Wednesday 09 August 2023
The Medical Officer of Health/Director of Public Health has released their Medical Officer of Health Report today.
This, the 116th Medical Officer of Health Report highlights a number of issues but also recognises Public Health's progress and achievements in recent years. As this report covers the period of 2019-2022 it includes a number of key issues that would have usually been addressed in singular reports had the Public Health Team not been extensively involved in the Bailiwick of Guernsey's COVID-19 pandemic response.
For the first time, the summary to this report is also presented in Guernsey French (Guernesiais or patois), thus respecting the Islands' heritage, whilst looking forward to the future.
Dr Nicola Brink, Medical Officer of Health & Director of Public Health said:
'The report provides an overview of Public Health Services, together with chapters on improvements in health and wellbeing in women and girls; a summary of the Public Health response to the COVID-19 pandemic, an analysis of mortality and cause of death in Guernsey and Alderney and reflections on the Medical Officer of Health report from 100 years ago.
Also included are a set of vital statistics. The aim is to incorporate the same core set of statistics in the annual report each year so that these are available to use in health and social care planning, program development and to track progress towards health goals.'
Areas explored in this report include:
Public health for women and girls: Improvements in public health for women and girls in Guernsey and Alderney include areas of significant progress, such as the success of the free under 21 contraception programme, modernisation of the abortion law and progress towards the elimination of cervical cancer. In this section we recap these changes and explain what they mean in real terms for women and girls in our community, but also highlight areas of inequalities such as physical activity undertaken by girls.
The COVID-19 pandemic response: The Public Health response to the COVID-19 pandemic describes the waves of the pandemic and the strategic approach taken in our isolated location. This is not a review of the management of COVID-19 but serves to describe the public health response to one of the most significant global events over the past 100 years.
Highlighted are areas that may be of particular interest to readers including a description of the pandemic waves that we experienced locally; the local public health response including our approach to modelling; developing on-island testing and contact tracing programmes; information mortality and case numbers; and how we blended locally and internationally derived evidence to inform our response.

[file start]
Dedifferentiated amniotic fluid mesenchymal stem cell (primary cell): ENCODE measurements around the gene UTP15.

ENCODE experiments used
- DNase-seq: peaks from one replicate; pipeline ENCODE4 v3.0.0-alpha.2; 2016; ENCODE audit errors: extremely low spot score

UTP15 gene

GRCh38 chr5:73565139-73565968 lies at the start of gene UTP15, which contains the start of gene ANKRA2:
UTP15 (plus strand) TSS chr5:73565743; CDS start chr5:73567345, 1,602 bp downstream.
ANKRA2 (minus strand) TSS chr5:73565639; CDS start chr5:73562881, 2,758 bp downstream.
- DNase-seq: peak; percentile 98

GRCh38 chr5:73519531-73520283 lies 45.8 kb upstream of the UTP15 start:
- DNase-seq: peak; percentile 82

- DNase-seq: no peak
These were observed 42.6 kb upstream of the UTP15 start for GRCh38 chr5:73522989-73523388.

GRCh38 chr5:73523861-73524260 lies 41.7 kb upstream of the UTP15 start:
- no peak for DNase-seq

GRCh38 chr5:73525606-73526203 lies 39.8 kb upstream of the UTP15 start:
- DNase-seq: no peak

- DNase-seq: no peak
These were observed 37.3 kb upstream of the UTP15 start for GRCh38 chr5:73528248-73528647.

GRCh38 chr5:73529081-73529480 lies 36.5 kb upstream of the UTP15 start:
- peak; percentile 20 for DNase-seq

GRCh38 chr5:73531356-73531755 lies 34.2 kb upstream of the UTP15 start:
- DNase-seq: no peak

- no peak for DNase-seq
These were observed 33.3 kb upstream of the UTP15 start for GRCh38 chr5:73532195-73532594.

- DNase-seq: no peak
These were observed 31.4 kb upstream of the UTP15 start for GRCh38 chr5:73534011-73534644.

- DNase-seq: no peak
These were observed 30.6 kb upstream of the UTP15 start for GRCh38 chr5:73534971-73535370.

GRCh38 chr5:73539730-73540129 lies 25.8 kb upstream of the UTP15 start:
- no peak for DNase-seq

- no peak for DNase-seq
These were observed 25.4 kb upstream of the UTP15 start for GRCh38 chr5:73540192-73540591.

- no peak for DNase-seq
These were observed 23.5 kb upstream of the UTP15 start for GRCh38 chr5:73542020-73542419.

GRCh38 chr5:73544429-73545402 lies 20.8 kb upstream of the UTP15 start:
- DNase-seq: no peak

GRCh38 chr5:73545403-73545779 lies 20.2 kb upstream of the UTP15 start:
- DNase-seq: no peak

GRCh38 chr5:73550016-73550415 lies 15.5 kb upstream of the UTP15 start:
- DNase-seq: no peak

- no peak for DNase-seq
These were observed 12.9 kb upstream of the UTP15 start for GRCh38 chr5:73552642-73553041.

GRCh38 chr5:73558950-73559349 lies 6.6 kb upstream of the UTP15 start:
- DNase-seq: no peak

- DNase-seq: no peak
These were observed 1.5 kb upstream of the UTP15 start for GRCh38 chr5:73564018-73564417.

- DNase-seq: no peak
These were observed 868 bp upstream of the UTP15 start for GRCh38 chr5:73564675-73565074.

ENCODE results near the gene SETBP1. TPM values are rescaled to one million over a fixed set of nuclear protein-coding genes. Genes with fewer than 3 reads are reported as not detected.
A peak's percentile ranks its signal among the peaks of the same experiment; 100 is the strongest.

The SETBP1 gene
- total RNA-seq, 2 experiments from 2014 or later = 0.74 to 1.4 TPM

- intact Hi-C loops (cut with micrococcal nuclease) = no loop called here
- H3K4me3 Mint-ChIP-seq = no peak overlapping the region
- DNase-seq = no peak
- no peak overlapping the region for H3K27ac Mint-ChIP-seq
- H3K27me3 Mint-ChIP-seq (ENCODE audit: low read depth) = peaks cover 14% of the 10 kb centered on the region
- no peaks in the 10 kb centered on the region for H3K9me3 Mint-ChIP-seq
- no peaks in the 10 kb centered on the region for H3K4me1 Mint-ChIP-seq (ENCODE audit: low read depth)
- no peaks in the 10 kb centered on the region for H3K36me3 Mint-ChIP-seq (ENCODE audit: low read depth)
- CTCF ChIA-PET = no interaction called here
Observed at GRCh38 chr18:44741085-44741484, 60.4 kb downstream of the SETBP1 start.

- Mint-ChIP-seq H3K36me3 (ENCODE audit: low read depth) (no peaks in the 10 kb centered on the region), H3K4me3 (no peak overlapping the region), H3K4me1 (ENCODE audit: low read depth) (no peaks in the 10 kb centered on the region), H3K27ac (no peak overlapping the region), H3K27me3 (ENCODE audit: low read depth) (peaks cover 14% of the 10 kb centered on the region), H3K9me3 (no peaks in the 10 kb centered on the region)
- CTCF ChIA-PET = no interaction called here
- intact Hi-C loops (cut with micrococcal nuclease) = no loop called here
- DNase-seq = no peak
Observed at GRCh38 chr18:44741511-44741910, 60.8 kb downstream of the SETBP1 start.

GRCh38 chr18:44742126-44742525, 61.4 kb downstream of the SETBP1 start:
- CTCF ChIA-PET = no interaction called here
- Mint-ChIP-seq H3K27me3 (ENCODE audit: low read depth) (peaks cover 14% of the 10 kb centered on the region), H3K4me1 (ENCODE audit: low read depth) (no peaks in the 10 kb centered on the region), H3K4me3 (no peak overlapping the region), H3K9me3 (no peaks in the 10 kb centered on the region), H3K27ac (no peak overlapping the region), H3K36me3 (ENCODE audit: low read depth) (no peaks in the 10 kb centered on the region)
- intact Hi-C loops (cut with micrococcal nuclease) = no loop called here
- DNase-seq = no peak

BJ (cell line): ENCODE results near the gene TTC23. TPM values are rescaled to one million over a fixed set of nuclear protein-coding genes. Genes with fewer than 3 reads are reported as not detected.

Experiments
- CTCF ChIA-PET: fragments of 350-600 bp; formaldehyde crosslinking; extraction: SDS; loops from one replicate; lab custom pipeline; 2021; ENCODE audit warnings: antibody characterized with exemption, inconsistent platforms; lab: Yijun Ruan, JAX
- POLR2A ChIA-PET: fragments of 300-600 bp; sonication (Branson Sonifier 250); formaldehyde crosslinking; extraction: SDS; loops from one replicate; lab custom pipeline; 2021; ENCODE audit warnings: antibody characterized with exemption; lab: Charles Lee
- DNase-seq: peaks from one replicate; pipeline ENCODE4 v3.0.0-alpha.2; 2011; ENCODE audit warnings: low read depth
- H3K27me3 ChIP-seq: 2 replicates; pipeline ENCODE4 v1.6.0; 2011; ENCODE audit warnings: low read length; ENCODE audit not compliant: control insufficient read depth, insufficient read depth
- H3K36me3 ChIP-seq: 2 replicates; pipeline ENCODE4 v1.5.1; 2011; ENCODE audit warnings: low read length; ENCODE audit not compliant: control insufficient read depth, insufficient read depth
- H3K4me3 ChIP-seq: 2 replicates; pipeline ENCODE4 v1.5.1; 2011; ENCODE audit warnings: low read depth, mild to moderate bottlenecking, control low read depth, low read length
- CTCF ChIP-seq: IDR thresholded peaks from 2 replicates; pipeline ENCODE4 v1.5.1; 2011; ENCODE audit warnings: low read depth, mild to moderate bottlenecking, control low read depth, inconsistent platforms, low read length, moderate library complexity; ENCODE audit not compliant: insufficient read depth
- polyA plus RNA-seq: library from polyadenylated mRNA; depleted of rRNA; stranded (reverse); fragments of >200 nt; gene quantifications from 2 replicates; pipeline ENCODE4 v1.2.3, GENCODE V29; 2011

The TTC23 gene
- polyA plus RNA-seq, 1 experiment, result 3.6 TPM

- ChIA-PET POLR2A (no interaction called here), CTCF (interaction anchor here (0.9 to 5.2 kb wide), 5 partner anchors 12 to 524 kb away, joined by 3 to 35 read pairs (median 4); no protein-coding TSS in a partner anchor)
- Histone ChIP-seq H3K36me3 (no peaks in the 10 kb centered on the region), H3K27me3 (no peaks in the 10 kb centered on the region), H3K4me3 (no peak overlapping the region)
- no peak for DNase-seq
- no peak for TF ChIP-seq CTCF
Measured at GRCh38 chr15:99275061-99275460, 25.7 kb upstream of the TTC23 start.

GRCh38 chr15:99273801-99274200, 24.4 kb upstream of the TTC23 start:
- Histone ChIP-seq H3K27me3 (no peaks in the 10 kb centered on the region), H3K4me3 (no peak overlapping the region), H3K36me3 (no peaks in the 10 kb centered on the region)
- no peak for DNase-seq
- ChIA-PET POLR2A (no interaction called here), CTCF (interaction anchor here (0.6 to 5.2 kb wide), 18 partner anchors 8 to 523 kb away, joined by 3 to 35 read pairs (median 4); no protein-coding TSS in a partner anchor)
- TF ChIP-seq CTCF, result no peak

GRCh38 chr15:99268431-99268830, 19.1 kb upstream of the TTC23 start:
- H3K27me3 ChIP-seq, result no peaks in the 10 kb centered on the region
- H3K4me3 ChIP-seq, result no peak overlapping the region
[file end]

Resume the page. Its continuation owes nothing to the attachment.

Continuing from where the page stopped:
Mortality trends: The Guernsey Mortality Trends Report, 2021 maps recent patterns of mortality and considers key causal factors and is published today alongside this report. Key messages from the Mortality report have been included as they provide us with information on the current health problems in Guernsey and Alderney. Examining trends tells us about the patterns of risk and causes of death in our community over time. In turn, this enables Public Health to use this evidence-base to focus preventative measures on where they will be most effective. The report highlights a few areas of this report and discusses what this data means for us.
100 years ago: The 20th to 24th Medical Officer of Health Reports were written by Dr Henry Draper Bishop, the Medical Officer of Health between 1918 and 1922 and were attached as an appendix to a letter in the Billet d'Etat from the President of the Board of Sanitation. This provides us with a fascinating insight into the health of the Bailiwick 100 years ago.
Dr Brink said:
'In the 116th MOH report I have compared the response to the Spanish Flu Pandemic of 1918/1919 (where there was an almost complete reliance on non-pharmaceutical interventions) to that of the COVID-19 Pandemic some 100 years later (where we used a blend of non-pharmaceutical interventions, laboratory testing and vaccination). In other areas of Public Health. It is also interesting to note some of the areas that have remained important over the last 100 years - these include the need for evidence and data to monitor plans and provide evidenced-informed healthcare and the importance of adequate housing to support health and wellbeing.'
The 116th MOH report does contain some recommendations, some of which will be fulfilled by Public Health and others will require an island-wide response. This is by no means an exhaustive list and readers may wish to use the information in this report to support their programmes of work.
Dr Brink said:
'This 116th Medical Officer of Health Report focuses on the achievements over the past few years, together with the challenges that Public Health will face over the years and decades to follow. To thrive as an island nation, we need to consider how we can deliver on health for all islanders, working across the Bailiwick and beyond embracing a Health for All approach. Investing in health is good for our economy and prioritising health will support our economy even further. We need to plan for our future, taking these considerations into account.'